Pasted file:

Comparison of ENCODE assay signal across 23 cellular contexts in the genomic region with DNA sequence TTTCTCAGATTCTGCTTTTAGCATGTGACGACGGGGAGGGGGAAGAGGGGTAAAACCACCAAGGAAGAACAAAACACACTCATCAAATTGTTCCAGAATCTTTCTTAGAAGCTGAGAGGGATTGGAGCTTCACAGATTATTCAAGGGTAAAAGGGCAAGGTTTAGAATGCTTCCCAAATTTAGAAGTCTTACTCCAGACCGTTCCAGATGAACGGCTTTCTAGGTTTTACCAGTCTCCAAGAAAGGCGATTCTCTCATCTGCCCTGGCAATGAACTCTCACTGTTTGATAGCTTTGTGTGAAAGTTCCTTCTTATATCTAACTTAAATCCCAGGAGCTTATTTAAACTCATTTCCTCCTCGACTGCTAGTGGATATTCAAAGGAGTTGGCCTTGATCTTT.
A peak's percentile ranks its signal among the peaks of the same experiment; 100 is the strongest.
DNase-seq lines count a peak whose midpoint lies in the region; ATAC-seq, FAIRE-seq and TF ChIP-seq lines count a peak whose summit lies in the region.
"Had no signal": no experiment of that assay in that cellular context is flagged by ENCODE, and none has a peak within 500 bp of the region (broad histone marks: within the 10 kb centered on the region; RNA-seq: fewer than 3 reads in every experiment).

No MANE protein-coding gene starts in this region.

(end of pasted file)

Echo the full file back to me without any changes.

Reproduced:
Comparison of ENCODE assay signal across 23 cellular contexts in the genomic region with DNA sequence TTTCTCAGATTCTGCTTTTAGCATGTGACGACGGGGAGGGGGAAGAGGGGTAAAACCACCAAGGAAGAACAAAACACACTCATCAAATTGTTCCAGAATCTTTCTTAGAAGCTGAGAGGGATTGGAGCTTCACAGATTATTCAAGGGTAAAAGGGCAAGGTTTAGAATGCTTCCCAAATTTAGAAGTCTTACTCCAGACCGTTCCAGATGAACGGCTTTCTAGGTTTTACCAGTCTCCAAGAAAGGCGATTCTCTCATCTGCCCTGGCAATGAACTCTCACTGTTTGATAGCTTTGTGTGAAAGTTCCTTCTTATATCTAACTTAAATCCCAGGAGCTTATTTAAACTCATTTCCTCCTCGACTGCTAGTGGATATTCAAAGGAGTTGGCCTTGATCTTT.
A peak's percentile ranks its signal among the peaks of the same experiment; 100 is the strongest.
DNase-seq lines count a peak whose midpoint lies in the region; ATAC-seq, FAIRE-seq and TF ChIP-seq lines count a peak whose summit lies in the region.
"Had no signal": no experiment of that assay in that cellular context is flagged by ENCODE, and none has a peak within 500 bp of the region (broad histone marks: within the 10 kb centered on the region; RNA-seq: fewer than 3 reads in every experiment).

No MANE protein-coding gene starts in this region.